The Management practice targets in the Reef Water Quality Protection Plan 2009 (Reef Plan) were:
- 80 per cent of landholders in agricultural enterprises (sugarcane, horticulture, dairy, cotton and grains) will have adopted improved soil, nutrient and chemical management practices by 2013
- 50 per cent of landholders in the grazing sector will have adopted improved pasture and riparian management practices.
Reef Plan made significant progress towards meeting these targets in 2013 with 49 per cent of sugarcane growers, 59 per cent of horticulture producers, 39 per cent of grain growers, 30 per cent of graziers and 74 per cent of dairy producers adopting improved practices.
When the targets were set in 2009, they were based on the best available evidence and designed to be ambitious. Since then, scientific knowledge and monitoring and modelling information has advanced significantly and the targets have been refined in Reef Plan 2013.
Two different metrics are used to describe farm management improvements. For each industry in each region, the number of landholders that are estimated (i.e. there is reasonable evidence) to have adopted an improved management practice, at some level, are reported. This is expressed as a percentage of the overall population of landholders in that region which has implications when reporting progress. For example, the Fitzroy and Burdekin regions are of similar size and dominated by grazing beef cattle. However, cattle businesses in the Burdekin are generally more extensive and the region is characterised by a relatively low number of large farms.
Below the management practice adoption estimate, a graph describes how overall farm management systems are changing over time. Farm management systems are made up of a complex suite of farm management practices, and achieving a farm management system change will typically involve the adoption of multiple new practices. Paddock to Reef modelling of estimated mean annual pollutant load reductions is based on estimated changes to farm management systems, with off-farm water quality impacts decreasing as management systems progress from D and C towards B and A systems.
Factors affecting agricultural industries in 2012 and 2013
Changing management practice can be a long and complex process that requires new or expanded knowledge and skills, and sometimes significant capital investment. An agricultural business’ capacity to afford such an investment is typically closely related to climatic and market forces beyond the landholder’s control. Recent challenges for landholders are briefly summarised below.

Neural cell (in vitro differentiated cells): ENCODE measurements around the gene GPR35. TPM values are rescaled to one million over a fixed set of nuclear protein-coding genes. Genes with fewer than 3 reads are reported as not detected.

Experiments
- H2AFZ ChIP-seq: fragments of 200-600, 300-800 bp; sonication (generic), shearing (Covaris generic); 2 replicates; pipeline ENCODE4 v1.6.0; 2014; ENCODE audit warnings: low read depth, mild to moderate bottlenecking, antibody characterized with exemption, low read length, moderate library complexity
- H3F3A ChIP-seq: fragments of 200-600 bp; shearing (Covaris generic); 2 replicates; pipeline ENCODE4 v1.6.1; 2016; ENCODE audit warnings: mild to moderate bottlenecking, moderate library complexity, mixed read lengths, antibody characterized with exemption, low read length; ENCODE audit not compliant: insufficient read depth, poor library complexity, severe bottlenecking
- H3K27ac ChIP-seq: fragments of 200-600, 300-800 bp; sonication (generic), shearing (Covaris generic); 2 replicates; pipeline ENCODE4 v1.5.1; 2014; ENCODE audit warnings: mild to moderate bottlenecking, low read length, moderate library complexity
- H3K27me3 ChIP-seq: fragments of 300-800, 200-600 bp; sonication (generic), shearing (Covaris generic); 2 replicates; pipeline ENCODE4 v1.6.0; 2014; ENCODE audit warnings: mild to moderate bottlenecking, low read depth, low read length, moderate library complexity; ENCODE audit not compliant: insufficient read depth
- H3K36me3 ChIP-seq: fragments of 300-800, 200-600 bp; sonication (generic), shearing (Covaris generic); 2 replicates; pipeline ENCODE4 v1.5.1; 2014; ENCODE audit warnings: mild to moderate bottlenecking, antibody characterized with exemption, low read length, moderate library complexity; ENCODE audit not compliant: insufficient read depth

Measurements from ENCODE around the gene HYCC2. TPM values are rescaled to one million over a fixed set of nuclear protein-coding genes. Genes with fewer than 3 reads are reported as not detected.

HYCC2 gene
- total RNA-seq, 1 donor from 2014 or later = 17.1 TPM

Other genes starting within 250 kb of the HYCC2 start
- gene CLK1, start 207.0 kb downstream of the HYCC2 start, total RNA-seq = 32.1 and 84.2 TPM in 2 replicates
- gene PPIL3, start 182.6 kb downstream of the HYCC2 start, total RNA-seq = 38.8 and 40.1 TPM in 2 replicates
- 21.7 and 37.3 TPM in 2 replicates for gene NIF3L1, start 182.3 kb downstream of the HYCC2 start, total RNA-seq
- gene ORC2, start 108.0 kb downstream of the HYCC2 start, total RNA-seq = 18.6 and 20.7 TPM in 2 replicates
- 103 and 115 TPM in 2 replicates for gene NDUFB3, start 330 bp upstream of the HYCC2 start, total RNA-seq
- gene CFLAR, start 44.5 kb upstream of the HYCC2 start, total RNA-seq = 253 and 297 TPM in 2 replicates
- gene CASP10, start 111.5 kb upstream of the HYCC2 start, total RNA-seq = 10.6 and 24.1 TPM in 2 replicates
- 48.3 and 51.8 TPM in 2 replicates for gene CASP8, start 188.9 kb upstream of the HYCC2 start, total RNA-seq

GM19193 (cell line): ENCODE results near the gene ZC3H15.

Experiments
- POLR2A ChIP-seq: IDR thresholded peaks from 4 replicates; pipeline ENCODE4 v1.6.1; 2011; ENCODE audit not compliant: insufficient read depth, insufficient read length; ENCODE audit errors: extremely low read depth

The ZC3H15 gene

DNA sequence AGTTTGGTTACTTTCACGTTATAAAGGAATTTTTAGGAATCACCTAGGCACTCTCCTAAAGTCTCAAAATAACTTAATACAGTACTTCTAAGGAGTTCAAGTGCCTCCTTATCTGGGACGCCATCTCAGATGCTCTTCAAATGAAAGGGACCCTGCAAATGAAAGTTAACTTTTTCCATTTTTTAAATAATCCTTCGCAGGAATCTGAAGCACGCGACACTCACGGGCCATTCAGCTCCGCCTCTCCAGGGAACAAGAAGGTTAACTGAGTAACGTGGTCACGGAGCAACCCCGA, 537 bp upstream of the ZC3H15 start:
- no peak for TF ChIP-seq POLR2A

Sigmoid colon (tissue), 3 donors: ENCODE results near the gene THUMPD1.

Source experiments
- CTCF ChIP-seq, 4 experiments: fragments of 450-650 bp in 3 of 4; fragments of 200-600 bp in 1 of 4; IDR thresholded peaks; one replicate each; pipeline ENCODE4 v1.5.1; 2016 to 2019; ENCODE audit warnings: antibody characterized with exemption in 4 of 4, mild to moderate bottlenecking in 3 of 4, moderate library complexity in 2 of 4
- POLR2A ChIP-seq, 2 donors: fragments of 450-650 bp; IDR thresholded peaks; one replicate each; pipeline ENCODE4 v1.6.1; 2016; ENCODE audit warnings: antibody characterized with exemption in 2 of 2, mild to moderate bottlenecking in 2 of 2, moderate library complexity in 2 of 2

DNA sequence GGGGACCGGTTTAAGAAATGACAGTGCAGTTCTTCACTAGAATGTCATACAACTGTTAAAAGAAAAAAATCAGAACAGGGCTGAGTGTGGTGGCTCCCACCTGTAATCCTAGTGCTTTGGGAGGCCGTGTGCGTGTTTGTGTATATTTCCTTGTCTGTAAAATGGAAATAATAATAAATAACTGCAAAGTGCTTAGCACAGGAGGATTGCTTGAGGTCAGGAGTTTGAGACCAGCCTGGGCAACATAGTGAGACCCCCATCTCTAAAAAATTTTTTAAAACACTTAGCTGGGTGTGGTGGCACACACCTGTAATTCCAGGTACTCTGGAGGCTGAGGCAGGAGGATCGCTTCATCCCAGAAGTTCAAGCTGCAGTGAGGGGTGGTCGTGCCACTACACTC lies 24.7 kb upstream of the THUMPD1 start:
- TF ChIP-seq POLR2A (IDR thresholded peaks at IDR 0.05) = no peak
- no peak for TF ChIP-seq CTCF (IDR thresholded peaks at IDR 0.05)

Ongoing impacts from Cyclone Yasi in 2011 continued for areas of northern Queensland. Ex-Tropical Cyclone Oswald caused severe crop losses, and ongoing difficulties, in the Burnett Mary region in early 2013.
Production in most areas was significantly less in 2011-2012 due to excessive wet weather, with the exception of the Burdekin region where production was close to average. The sugar price for the 2011 harvest was significantly higher than it had been for several years, somewhat offsetting the lower yields. The situation reversed in the 2012 harvest season with most areas, apart from the Burdekin, recording near average yields. The price received for sugar was lower than the previous harvest, but still favourable.
The 2011-2012 and 2012-2013 years were characterised by a return to more typical production conditions for the majority of producers in most areas. The notable exception was ex-Tropical Cyclone Oswald which severely impacted producers in the Fitzroy and Burnett Mary regions. Avocado producers in the Wet Topics also suffered decreased production due to the impacts of sequential very wet seasons.
The period from 2011 to 2013 was very difficult for most dairy producers. Producers have been faced with severe wet season flooding (Cyclone Yasi and ex-Tropical Cyclone Oswald) and extremely dry conditions either side of ex-Tropical Cyclone Oswald in January 2013. This resulted in feed shortages and high animal health costs; at the same time farm gate prices have steadily declined due to heavy discounting of fresh milk prices by major retailers. Since the commencement of Reef Plan 2009, 99 dairy producers have exited the industry, largely due to financial pressure and natural disasters.
The 2011-2012 year was good for the majority of grain growers. Both summer and winter crop areas and yields were average or better, tempered however by the very poor price received. The 2012-2013 summer season was very favourable in most areas, with average market conditions.
GrazingWhilst seasonal conditions were very good for many graziers in 2011 and 2012, many other producers also suffered from the impacts of flooding, with ex-Tropical Cyclone Oswald causing severe problems in the Fitzroy and Burnett Mary regions. All regions were negatively affected by low commodity prices in 2011 and 2012. In most of the extensive grazing lands of the Great Barrier Reef catchment, many graziers suffered a feed shortage following a poor wet season in 2012-2013, and the situation is still desperate in most of this area.